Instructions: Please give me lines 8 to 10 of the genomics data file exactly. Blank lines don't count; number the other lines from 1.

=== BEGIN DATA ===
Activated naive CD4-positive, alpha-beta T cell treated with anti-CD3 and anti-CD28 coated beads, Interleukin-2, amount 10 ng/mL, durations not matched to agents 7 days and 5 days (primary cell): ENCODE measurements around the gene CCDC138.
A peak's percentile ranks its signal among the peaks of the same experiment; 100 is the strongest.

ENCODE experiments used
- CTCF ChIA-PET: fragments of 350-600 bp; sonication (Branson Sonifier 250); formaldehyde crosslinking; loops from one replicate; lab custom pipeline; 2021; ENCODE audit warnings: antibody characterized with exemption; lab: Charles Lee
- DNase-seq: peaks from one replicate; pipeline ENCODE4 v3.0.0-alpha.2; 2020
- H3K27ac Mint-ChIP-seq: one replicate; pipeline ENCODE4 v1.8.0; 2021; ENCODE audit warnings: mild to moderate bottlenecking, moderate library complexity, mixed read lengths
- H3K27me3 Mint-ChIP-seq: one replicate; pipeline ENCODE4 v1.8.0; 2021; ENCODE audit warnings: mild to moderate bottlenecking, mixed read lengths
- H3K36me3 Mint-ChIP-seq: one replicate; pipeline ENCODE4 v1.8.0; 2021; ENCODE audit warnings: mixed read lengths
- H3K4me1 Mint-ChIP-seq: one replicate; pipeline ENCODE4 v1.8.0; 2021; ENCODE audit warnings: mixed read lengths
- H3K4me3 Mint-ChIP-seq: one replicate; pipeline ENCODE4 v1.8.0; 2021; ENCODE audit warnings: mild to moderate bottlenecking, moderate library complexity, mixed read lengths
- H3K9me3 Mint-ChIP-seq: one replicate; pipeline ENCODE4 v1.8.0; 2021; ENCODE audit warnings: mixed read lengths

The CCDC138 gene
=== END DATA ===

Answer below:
- H3K36me3 Mint-ChIP-seq: one replicate; pipeline ENCODE4 v1.8.0; 2021; ENCODE audit warnings: mixed read lengths
- H3K4me1 Mint-ChIP-seq: one replicate; pipeline ENCODE4 v1.8.0; 2021; ENCODE audit warnings: mixed read lengths
- H3K4me3 Mint-ChIP-seq: one replicate; pipeline ENCODE4 v1.8.0; 2021; ENCODE audit warnings: mild to moderate bottlenecking, moderate library complexity, mixed read lengths